In March, during the early stages of North Carolina’s COVID-19 pandemic stay-at-home orders, requests for emergency housing increased by 116% over the same month last year. Requests for Domestic Violence Protective Orders doubled.
Why is Compass Center taking a lead role in creating crisis housing for domestic violence issues in the county?
Compass Center (CC) has a long history of assisting survivors of domestic abuse and is currently designated by the state as Orange County’s primary domestic violence service provider. All six public law enforcement agencies in Orange County, and UNC Hospital’s Beacon Program, refer domestic violence victims to Compass Center for services and housing. No other organization serves this purpose. For more detail on Compass Center’s mission and history, visit compassctr.org/about
Orange County does not have a shelter for DV victims? What about Homestart?
Where are the closest traditional DV shelters? Do they have space when we call?
Durham, Alamance, Person, and Wake Counties have shelters. Chatham County’s DV shelter closed in 2018. Our region’s shelters tend to be small and are frequently full, so clients are being sent farther and farther out into more rural counties with fewer transportation and employment options. When victims must be sheltered outside of Orange County they are often far from their place of employment, have less access to family and friends or other supports, and children may be pulled from the stability of their school.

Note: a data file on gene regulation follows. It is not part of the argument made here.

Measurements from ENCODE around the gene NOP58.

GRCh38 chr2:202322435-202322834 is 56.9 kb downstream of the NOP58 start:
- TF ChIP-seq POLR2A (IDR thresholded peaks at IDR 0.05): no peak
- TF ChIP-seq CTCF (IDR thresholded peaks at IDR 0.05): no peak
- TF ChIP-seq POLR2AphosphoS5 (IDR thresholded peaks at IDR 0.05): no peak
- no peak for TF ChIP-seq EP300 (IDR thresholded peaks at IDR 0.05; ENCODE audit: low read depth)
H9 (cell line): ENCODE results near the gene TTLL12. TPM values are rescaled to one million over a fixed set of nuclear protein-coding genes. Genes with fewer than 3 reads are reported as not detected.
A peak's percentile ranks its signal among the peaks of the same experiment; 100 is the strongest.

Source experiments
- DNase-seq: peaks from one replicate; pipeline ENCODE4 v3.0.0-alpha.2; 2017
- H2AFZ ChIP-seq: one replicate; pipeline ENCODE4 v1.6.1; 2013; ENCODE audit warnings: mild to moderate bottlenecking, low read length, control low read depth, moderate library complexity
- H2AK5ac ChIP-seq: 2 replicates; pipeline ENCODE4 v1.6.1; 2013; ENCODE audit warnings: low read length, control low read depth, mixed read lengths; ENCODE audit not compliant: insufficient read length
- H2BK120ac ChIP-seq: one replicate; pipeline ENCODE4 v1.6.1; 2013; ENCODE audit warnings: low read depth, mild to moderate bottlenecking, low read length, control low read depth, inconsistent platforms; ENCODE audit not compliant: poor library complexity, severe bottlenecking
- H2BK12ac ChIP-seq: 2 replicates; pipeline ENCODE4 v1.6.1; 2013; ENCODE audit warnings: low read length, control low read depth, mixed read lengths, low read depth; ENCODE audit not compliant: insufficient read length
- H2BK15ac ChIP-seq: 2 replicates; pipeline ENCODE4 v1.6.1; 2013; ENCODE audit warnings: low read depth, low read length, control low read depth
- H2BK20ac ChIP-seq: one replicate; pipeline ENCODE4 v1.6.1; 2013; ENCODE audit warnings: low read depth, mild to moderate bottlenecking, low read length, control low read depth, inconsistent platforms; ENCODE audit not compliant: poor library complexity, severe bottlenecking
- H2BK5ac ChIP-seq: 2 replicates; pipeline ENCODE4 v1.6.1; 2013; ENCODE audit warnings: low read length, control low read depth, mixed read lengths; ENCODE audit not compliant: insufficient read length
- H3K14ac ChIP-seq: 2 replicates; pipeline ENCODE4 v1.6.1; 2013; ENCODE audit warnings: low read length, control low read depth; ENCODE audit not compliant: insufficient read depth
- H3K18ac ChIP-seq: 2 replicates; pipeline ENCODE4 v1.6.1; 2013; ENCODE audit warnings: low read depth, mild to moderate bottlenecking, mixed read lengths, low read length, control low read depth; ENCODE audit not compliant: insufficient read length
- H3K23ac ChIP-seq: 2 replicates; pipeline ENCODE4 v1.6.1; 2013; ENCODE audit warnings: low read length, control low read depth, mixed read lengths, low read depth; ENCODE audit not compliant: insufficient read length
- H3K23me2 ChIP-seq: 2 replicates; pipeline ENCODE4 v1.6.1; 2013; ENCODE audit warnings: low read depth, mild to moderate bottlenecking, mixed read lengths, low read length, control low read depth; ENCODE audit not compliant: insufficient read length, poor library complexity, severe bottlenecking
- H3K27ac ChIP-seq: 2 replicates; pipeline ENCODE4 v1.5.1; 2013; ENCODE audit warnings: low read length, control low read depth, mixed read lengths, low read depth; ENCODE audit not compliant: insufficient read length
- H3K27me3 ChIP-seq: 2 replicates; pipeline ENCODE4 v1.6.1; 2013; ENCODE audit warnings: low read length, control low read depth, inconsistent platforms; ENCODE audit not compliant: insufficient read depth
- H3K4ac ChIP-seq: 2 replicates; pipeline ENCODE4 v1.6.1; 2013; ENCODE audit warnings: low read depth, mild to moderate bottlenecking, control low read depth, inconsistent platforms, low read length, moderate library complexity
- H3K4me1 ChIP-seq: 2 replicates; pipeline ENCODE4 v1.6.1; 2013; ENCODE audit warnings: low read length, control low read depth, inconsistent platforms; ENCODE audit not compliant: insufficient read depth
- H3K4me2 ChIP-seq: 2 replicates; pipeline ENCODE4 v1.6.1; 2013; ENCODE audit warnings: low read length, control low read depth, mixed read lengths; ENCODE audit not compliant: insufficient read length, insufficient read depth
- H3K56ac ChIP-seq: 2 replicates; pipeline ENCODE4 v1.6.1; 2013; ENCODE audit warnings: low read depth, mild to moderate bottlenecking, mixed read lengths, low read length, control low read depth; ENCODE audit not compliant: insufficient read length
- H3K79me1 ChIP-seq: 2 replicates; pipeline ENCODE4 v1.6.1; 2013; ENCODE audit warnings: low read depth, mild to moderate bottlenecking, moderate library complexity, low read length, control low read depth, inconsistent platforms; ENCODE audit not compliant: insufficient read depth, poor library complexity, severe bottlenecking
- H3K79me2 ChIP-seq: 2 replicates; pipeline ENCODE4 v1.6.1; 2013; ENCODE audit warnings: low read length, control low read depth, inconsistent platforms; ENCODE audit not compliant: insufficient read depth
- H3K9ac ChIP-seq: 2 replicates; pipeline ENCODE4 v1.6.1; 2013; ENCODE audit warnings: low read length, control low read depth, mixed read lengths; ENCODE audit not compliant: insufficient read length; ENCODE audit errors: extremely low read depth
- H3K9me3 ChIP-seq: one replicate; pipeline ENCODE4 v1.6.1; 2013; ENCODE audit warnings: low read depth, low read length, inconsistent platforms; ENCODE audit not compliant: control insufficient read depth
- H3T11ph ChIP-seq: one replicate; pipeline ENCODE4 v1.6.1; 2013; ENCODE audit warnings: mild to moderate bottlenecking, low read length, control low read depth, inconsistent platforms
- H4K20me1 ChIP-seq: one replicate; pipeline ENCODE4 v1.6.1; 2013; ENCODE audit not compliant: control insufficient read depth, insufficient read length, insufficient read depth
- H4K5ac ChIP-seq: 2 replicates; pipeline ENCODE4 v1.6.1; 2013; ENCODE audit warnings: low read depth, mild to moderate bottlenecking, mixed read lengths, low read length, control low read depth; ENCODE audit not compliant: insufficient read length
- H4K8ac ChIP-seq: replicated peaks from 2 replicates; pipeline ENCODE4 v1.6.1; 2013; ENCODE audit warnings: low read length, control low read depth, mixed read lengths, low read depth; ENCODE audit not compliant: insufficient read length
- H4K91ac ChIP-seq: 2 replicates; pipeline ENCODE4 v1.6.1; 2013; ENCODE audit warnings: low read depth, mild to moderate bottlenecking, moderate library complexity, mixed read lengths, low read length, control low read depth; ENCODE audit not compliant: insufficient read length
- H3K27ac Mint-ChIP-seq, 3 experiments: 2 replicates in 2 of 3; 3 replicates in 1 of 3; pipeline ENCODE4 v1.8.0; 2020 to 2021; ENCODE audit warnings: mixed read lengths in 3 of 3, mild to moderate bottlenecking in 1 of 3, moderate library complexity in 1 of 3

What are people in Orange County who need crisis housing doing now?
Where else is this scattered housing model being used? How does it work?
Professor Macy’s research surveyed crisis housing models used across the state and nation, ultimately determining that a “scattered housing” model based on leased apartments was most effective in providing survivors with the safety, flexibility, services and time needed to transition to a stable and secure living situation.